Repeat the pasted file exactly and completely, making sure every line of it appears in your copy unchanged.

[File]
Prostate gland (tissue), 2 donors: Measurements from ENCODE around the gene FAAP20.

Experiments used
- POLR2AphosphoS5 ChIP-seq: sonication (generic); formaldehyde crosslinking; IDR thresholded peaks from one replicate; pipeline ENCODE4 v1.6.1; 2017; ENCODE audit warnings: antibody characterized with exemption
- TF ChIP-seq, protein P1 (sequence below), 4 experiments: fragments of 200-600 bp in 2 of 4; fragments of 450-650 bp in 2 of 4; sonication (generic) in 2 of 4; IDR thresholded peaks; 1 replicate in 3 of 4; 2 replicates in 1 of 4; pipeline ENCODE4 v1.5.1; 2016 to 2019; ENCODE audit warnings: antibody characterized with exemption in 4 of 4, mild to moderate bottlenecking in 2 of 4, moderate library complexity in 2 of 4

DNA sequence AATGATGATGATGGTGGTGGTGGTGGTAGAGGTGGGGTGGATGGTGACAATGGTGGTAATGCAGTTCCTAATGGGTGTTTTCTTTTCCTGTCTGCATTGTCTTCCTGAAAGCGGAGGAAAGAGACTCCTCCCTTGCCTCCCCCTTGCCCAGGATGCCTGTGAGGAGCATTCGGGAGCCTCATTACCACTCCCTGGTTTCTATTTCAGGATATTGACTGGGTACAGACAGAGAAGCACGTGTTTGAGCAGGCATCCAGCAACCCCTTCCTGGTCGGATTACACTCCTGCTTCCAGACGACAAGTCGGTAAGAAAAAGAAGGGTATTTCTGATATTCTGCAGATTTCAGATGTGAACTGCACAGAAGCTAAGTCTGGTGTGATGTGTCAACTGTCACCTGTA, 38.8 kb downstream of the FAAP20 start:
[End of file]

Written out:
Prostate gland (tissue), 2 donors: Measurements from ENCODE around the gene FAAP20.

Experiments used
- POLR2AphosphoS5 ChIP-seq: sonication (generic); formaldehyde crosslinking; IDR thresholded peaks from one replicate; pipeline ENCODE4 v1.6.1; 2017; ENCODE audit warnings: antibody characterized with exemption
- TF ChIP-seq, protein P1 (sequence below), 4 experiments: fragments of 200-600 bp in 2 of 4; fragments of 450-650 bp in 2 of 4; sonication (generic) in 2 of 4; IDR thresholded peaks; 1 replicate in 3 of 4; 2 replicates in 1 of 4; pipeline ENCODE4 v1.5.1; 2016 to 2019; ENCODE audit warnings: antibody characterized with exemption in 4 of 4, mild to moderate bottlenecking in 2 of 4, moderate library complexity in 2 of 4

DNA sequence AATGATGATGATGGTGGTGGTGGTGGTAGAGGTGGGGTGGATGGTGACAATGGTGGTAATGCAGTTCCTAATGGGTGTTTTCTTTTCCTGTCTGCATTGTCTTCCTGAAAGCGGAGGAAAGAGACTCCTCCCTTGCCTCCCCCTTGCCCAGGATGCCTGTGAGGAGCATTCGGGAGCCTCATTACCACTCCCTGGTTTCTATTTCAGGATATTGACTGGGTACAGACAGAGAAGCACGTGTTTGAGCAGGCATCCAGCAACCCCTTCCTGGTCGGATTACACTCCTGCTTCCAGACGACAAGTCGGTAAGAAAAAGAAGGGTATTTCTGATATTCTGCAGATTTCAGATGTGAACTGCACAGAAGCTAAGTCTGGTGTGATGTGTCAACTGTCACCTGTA, 38.8 kb downstream of the FAAP20 start: